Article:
Payments fraud is one of the biggest challenges businesses face today, as criminals employ increasingly sophisticated schemes to steal funds. According to the 2023 AFP Payments Fraud and Control Survey Report, 65% of organizations were exposed to payments fraud in 2022, with 71% of those being the targets of business email compromise (BEC) fraud.[1] In 2022 alone, companies reported $2.7 billion in BEC fraud losses.[2]

Three Common Payments Fraud Schemes

For most businesses, the threat of payments fraud currently originates through three primary schemes:

  • Email Compromise – BEC, or imposter fraud, is perhaps the most common form of fraud that businesses may experience. In these attempts, criminals initiate fraudulent requests for payments or changes to payment instructions from email accounts that appear to be from a trusted entity. These email requests may purport to come from someone within the company, such as an executive or employee, or a known external partner, such as a supplier. In some cases, the legitimate email account has been compromised, making the request seem authentic.

It’s critical that businesses recognize the characteristics of a fraudulent payment request to avoid initiating a payment to a criminal recipient. While financial institutions may have measures in place to assist if an email compromise attempt should occur, a more effective way of combatting the scheme is to prevent the fraudulent activity from occurring in the first place.

  • Account Takeover – Account takeover is another type of payments fraud that can affect businesses. In this scheme, criminals steal or compromise an employee’s login credentials for a company’s online banking service(s). This allows the fraudsters to access account information, payment services, and even administrative functions, through which they can initiate fraudulent payments and tamper with access permissions for other company users.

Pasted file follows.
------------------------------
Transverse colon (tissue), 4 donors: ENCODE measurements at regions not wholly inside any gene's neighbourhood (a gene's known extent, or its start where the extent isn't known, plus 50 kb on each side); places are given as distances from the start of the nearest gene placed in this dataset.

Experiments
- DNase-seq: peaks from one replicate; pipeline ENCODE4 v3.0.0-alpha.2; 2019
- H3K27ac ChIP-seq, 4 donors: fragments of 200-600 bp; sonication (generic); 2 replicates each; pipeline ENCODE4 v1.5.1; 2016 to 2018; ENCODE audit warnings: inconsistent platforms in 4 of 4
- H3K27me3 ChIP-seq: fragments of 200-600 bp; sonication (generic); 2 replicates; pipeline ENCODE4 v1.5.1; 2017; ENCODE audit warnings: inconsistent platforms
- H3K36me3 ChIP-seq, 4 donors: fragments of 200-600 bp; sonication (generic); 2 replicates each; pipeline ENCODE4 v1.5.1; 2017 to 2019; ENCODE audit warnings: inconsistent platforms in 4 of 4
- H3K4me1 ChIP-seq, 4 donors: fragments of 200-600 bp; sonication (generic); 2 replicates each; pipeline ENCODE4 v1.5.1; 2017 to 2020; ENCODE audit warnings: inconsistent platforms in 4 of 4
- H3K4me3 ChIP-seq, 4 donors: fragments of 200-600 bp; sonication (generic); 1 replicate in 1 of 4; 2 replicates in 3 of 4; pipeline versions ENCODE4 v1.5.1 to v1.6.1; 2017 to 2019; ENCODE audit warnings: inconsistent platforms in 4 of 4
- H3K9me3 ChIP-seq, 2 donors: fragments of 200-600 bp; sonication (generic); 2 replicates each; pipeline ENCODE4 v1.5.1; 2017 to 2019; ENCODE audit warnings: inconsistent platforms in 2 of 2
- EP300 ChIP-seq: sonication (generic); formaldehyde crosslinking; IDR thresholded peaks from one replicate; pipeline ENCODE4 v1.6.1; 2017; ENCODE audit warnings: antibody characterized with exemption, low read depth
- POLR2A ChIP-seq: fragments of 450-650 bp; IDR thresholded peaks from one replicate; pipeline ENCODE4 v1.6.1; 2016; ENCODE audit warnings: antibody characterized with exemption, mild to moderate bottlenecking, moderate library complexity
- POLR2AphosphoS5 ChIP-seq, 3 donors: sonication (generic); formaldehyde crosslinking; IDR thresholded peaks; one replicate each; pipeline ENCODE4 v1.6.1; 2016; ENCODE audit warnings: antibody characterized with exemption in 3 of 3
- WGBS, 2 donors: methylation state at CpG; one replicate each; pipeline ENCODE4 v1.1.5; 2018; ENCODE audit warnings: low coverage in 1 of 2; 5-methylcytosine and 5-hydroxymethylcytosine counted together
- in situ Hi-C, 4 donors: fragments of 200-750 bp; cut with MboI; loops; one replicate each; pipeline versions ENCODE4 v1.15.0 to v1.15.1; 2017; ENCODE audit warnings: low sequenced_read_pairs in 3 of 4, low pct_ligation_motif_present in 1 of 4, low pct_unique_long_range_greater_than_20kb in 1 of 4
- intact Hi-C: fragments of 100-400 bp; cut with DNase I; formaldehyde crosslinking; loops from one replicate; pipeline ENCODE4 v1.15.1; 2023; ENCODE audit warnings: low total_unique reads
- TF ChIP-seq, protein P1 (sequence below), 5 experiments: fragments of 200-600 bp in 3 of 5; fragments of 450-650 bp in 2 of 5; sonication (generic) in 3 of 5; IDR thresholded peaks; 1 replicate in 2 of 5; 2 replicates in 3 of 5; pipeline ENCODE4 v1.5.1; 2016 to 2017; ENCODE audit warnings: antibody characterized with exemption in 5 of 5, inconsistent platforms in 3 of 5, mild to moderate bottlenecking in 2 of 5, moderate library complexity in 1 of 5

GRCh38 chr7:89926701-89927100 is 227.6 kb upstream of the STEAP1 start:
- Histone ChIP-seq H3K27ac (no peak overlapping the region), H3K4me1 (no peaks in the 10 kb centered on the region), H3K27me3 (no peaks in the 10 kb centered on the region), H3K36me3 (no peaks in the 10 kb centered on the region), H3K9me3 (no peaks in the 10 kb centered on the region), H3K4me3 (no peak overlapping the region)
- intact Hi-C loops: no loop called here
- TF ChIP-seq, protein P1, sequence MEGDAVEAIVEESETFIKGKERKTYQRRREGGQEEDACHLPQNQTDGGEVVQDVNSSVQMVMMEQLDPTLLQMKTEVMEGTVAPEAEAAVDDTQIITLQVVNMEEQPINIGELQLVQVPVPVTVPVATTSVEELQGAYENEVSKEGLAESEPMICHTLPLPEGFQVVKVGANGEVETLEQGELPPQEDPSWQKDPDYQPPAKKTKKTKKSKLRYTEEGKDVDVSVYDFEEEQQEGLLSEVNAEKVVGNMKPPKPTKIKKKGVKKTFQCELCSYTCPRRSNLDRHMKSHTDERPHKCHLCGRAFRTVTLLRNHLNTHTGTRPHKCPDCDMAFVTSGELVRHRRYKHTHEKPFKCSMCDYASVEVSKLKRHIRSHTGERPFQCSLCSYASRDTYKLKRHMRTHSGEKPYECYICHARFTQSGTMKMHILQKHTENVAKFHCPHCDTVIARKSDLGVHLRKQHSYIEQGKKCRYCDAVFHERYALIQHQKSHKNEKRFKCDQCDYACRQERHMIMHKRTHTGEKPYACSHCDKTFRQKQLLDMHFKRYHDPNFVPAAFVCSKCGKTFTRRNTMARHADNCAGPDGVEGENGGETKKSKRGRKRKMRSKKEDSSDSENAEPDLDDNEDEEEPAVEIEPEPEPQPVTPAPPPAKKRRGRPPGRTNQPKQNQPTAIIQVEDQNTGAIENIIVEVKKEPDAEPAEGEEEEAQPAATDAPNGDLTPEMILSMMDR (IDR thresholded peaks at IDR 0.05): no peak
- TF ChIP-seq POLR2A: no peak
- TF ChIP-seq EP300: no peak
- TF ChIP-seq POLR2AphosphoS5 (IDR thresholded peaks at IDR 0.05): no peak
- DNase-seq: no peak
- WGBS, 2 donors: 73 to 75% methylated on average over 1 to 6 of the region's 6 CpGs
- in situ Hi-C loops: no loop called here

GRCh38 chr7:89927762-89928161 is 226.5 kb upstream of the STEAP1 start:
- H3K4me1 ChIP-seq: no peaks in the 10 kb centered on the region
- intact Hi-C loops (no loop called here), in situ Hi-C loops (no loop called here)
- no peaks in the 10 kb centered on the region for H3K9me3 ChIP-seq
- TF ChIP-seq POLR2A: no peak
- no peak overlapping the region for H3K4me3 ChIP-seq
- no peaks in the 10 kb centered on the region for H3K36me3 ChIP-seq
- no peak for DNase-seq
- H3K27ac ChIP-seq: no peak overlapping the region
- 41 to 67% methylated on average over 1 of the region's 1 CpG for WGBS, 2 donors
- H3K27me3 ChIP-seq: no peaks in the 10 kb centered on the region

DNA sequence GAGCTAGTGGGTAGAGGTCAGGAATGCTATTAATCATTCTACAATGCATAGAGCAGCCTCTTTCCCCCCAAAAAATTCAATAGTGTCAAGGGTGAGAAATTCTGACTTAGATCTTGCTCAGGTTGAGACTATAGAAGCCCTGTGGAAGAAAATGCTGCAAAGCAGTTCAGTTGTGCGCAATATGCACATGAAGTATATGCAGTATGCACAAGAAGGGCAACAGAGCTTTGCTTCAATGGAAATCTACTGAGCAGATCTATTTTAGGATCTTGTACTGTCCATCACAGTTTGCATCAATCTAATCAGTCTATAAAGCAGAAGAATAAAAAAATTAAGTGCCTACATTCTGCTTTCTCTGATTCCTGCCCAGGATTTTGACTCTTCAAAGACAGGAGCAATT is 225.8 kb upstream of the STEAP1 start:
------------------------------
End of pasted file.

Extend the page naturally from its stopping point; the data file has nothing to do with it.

• Ransomware – While somewhat different from email compromise or account takeover in terms of directly affecting payment transactions, ransomware can be extremely harmful to businesses. Ransomware is malware that encrypts files within a system or device, making data inaccessible until the users pay a ransom. As a result, companies may lose the ability to carry out business transactions until their access has been restored.

Preventing Payments Fraud: What Businesses Should Do 

 “Businesses cannot afford to be complacent in the face of these increasingly sophisticated threats,” said Howard Forman, head of Digital Channels for PNC Treasury Management. “They need to take initiative to stay on the alert.” Avoiding exposure to payments fraud comes down to vigilance and education, according to Forman.

  • Businesses should be wary of any emails or phone calls that request a change to payment information or access to banking credentials. If they receive one, they should call a known individual at a trusted phone number to verify if the request is legitimate before taking any action. Never use the email address or the contact information provided in an email request to validate the request.
  • Educating employees on the latest fraud schemes and good cyber hygiene is critical. As criminals leverage emerging technology to develop new scams, it’s important for businesses to remain up to date on not only the types of threats that are currently in common use, but also new and evolving forms of payments fraud.  
  • More information about payments fraud schemes and the actions businesses can take to protect against them is available in the PNC Cybersecurity Resource Guide.

“PNC is committed to helping protect our clients against the threat of payments fraud. We have a robust range of solutions in place, including Account Verification Services, Positive Pay, multifactor authentication into applications, PINACLE® alerts and notifications, and more,” said Forman. “However, it’s important to remember that each business is their own first line of defense in protecting against payments fraud. Staying educated so they can identify and prevent attempts before any fraudulent activity has occurred is the best protection.” 

Ready to Help

If you suspect or experience fraudulent activity, please contact PNC’s Treasury Management Client Care immediately at 1-800-669-1518, Option 1.

If you would like to learn more about protecting yourself from payments fraud, reach out to your PNC Relationship Manager or Treasury Management Officer, or contact us.